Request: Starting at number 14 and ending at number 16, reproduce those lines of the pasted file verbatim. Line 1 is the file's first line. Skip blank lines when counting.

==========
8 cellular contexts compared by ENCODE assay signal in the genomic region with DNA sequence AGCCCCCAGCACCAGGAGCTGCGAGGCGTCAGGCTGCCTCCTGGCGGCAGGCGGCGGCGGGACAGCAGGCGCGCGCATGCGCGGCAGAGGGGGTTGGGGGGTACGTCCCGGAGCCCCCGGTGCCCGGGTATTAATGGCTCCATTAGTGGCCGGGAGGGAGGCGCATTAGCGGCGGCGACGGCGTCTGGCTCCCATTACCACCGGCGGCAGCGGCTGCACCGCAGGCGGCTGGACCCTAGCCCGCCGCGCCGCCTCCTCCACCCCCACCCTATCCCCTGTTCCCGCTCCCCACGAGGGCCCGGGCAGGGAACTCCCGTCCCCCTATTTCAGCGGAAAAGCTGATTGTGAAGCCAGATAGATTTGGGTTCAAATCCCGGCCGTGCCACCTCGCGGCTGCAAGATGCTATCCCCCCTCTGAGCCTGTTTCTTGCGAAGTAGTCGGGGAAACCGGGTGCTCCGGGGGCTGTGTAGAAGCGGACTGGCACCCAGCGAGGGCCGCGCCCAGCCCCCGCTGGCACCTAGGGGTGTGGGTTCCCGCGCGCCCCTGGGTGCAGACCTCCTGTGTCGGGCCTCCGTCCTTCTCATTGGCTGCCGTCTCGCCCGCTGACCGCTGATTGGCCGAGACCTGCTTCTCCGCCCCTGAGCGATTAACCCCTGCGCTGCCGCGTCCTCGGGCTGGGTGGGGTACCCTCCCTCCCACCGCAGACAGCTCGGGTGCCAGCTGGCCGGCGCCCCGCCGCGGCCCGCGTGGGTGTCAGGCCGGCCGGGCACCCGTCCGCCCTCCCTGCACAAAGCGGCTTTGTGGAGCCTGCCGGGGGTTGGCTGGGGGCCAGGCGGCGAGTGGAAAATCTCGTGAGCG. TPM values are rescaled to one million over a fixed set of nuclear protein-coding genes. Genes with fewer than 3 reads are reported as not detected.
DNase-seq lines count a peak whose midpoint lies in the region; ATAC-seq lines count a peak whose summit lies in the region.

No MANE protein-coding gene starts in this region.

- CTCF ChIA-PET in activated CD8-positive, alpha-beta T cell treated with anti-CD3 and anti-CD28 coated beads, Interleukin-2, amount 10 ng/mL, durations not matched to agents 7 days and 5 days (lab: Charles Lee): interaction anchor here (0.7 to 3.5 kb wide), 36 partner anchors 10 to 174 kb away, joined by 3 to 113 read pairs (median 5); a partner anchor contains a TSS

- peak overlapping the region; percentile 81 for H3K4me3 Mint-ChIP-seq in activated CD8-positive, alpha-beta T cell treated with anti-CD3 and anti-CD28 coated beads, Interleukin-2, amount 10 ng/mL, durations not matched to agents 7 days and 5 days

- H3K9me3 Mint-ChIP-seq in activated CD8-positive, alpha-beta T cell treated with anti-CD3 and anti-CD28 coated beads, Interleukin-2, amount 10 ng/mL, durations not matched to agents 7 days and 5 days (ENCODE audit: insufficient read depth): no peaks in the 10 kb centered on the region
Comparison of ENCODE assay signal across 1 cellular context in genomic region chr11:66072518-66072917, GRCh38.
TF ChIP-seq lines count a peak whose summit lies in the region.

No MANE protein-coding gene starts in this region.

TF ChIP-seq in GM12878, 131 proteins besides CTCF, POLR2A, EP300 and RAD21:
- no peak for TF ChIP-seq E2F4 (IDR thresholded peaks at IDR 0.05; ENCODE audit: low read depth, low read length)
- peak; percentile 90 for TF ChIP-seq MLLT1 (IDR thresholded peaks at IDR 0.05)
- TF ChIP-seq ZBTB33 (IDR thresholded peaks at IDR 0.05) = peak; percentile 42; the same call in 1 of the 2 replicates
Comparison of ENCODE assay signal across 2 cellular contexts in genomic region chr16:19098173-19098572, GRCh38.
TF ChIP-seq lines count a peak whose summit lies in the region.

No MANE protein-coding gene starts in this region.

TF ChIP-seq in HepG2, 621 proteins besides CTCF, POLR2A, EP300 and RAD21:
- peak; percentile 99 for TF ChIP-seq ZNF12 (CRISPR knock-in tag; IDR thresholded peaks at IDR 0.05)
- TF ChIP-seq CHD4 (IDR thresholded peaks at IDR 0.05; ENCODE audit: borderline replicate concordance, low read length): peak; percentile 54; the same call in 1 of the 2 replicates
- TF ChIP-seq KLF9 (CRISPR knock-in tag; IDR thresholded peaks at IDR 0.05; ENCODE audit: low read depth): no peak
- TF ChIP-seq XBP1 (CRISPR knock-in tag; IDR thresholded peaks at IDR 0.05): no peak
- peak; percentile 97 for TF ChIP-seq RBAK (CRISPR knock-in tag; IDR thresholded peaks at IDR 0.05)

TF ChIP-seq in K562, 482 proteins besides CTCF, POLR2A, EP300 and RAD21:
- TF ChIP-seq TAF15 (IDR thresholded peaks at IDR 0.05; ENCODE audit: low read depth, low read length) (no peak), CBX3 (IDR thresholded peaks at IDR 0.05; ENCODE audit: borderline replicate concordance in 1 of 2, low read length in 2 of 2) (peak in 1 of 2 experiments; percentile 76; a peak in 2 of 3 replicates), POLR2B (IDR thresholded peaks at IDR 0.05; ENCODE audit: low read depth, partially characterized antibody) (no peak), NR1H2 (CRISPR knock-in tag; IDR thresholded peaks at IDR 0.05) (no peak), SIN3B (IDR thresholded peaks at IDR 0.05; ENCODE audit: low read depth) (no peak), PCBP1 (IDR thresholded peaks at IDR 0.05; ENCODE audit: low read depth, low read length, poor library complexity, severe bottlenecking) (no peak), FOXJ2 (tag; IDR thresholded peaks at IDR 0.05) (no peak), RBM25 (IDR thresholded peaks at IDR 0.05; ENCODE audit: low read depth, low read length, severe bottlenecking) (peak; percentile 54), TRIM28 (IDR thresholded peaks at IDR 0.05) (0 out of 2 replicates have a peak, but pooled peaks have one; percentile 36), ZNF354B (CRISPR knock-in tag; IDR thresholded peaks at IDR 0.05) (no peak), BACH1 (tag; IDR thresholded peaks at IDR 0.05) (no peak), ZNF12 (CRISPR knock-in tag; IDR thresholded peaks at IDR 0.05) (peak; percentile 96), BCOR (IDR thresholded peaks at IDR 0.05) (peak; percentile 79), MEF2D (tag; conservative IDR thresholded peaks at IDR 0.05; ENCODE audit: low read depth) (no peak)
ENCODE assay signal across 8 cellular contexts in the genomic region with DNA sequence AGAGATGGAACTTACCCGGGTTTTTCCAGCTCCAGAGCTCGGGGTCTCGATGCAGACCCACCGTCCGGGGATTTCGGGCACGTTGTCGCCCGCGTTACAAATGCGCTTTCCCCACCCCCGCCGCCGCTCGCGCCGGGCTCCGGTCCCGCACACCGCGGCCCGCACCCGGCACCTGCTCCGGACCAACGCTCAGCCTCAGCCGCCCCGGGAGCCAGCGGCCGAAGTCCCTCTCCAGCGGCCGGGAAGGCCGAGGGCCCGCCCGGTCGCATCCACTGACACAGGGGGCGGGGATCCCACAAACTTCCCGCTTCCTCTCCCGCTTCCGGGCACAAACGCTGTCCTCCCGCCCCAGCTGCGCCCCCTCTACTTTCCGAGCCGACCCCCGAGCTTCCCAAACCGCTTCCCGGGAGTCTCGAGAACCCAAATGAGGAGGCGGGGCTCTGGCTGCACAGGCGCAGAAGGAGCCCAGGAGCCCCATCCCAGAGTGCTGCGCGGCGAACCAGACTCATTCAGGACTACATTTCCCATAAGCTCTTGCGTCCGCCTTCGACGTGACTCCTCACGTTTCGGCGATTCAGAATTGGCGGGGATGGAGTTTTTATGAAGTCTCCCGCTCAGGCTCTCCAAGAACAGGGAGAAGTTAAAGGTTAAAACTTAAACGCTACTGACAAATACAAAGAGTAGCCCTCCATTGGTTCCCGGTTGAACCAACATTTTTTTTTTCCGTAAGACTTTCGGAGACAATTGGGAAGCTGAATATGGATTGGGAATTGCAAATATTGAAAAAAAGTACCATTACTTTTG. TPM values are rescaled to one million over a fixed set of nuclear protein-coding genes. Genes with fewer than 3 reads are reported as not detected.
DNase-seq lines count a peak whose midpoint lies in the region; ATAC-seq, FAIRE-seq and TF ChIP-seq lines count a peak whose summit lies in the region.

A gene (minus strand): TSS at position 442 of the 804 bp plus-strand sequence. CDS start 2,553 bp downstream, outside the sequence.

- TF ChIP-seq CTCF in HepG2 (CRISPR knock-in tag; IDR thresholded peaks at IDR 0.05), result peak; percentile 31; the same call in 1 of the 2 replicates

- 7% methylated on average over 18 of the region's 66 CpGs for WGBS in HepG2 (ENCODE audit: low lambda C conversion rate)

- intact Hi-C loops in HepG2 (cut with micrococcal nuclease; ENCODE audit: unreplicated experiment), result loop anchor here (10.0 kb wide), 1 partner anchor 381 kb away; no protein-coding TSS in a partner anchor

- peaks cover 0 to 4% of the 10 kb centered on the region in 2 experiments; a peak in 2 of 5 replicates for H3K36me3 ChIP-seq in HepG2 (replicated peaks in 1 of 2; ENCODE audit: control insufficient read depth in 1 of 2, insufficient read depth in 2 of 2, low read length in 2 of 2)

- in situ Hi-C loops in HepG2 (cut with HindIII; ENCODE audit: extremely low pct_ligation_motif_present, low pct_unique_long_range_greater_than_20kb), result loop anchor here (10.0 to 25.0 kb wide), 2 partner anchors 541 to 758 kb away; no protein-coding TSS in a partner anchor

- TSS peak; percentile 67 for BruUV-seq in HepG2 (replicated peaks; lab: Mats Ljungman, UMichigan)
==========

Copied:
Comparison of ENCODE assay signal across 2 cellular contexts in genomic region chr16:19098173-19098572, GRCh38.
TF ChIP-seq lines count a peak whose summit lies in the region.

No MANE protein-coding gene starts in this region.